Does the world need more than one book on the movies of Mamie Van Doren? Hell, no. But I sure do! With Joseph Fusco’s 2010 book already sitting on my shelf, now there’s Atomic Blonde: The Films of Mamie Van Doren to keep it company. First published in 2008, Barry Lowe’s book now is back in print and available in a more affordable paperback edition from McFarland. Today a prolific author of gay erotica, Lowe spends the first 50-ish pages to deliver a condensed biography of the former Joan Olander, the virginal farm girl who became one of the three iconic sex bombs of the squeaky-clean 1950s and boundary-pushing ’60s, behind Marilyn Monroe and Jayne Mansfield. And the rest of the text? Why, a flick-by-flick examination of her career, of course, with special attention given to her campier efforts — including High School Confidential!, Sex Kittens Go to College, Las Vegas Hillbillys, The Navy vs. the Night Monsters, Voyage to the Planet of the Prehistoric Women — and no punches pulled. Lowe wrote this breezy book with the hopes that readers might see her as skilled beyond testing the thread strength of sweaters, and yet it is populated with photos that play up those God-given talents. In my eyes, that’s not really a complaint. Recommended!
Maybe having been born in 1971 has something to do it, but I think some of the most memorable vampire movies came from that decade. (I mean, seriously, The Vampire Happening? The Vampires Night Orgy? The Dracula Saga? C’mon, folks!) Gary A. Smith agrees; as he writes in the introduction of Vampire Films of the 1970s: Dracula to Blacula and Every Fang Between, “filmmakers everywhere jumped on the bloody bandwagon,” giving us bloodsuckers that also were black, gay, adept at kung fu, peace-preaching and puppies — just not all at once. The fun of this McFarland & Company paperback is in Smith covering their respective flicks not chronologically, but broken up into distinct groups, such as “Carmilla” adaptations, Jean Rollin works, Mexican entries, outright comedies and, yep, “Vampire Porn.” Any book that gives the likes of Al Adamson, Andy Milligan and Jess Franco chapters of their own is one worth sinking your teeth into.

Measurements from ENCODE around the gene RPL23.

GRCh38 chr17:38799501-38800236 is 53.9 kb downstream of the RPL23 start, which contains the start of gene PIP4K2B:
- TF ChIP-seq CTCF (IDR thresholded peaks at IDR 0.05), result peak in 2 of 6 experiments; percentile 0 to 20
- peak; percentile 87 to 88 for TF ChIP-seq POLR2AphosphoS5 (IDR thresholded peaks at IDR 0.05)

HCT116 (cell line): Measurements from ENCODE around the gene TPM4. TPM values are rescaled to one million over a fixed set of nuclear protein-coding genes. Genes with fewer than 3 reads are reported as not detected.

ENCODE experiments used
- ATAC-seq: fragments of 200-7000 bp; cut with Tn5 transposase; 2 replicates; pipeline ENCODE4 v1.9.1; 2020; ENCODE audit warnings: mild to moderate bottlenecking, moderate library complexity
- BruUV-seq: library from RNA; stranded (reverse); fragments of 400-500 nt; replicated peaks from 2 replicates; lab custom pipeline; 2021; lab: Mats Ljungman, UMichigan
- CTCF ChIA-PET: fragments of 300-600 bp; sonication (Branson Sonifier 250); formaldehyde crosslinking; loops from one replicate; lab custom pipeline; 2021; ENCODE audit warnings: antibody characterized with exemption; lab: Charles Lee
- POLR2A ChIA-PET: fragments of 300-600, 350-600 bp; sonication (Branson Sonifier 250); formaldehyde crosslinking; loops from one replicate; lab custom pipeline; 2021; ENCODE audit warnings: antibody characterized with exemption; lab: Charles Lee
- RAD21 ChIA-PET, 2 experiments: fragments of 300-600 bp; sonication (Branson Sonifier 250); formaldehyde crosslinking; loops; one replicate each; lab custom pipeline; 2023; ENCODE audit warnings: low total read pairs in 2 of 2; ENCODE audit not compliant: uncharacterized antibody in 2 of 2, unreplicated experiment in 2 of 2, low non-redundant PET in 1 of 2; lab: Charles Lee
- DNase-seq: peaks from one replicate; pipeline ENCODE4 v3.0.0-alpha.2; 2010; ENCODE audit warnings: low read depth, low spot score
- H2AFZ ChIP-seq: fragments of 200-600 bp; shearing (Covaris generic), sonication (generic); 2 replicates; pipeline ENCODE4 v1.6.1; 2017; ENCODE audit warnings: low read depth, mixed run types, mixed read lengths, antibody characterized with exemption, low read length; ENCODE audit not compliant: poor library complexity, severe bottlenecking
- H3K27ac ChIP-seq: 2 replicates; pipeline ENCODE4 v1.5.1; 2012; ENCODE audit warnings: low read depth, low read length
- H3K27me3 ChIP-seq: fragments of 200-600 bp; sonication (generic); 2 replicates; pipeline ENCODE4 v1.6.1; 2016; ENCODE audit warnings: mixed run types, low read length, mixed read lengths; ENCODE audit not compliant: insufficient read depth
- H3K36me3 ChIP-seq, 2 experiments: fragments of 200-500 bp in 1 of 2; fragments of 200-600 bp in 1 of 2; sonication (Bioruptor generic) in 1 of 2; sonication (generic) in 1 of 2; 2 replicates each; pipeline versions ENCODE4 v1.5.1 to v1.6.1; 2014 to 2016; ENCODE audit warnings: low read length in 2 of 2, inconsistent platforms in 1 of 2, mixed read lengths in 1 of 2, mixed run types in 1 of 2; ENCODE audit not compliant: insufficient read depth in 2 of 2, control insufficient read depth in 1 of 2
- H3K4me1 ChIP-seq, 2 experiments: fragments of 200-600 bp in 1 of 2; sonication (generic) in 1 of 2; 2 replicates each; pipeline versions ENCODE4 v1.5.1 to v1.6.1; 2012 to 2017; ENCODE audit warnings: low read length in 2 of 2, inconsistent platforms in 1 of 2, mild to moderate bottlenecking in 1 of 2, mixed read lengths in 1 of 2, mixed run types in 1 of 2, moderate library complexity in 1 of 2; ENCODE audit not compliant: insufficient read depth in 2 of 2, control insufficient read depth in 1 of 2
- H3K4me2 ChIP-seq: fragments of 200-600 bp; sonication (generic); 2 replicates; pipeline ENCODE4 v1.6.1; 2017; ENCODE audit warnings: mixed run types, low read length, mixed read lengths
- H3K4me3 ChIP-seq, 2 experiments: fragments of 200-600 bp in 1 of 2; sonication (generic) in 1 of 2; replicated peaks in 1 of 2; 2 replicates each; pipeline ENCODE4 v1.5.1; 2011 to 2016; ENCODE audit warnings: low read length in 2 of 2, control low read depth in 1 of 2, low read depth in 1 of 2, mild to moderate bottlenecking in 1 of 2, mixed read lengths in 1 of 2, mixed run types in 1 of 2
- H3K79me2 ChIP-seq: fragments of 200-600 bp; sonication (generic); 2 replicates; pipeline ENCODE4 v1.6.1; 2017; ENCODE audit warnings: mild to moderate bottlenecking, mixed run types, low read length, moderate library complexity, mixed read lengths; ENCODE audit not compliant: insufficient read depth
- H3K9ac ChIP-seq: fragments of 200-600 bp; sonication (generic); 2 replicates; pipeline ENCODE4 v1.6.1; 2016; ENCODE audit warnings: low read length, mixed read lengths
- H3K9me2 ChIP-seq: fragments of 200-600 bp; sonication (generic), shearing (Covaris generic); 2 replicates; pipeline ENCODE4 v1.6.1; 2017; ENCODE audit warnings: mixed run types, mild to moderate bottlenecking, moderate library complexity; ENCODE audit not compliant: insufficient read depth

One area of the movies I have yet to take a deep dive into? Ye olde serials. Other than chapters of Bela Lugosi in The Corpse Vanishes doled out across several early episodes of Mystery Science Theater 3000, these superheroic, swashbuckling, space-patroling, spy-smashing tales remain a blind spot in my cinematic education. Because they are extinct, I’m guessing the same may be true for many of you. For a crash course, turn to Geoff Mayer’s Encyclopedia of American Film Serials. Designed by McFarland & Company as an oversized paperback, it seems ready-made for decades of referencing to come. It holds tremendous value in that it’s indexed not only by titles, but actors, directors, writers — heck, even composers! Entries are written with voluminous knowledge, with particular attention paid to concepts and cliffhangers, but the introduction gives a broad, baseline knowledge of the art form, its various studios and its eventual death. The reproductions of poster art are entirely welcome; I just wish they were in color, although the shorts they shilled were not. —Rod Lott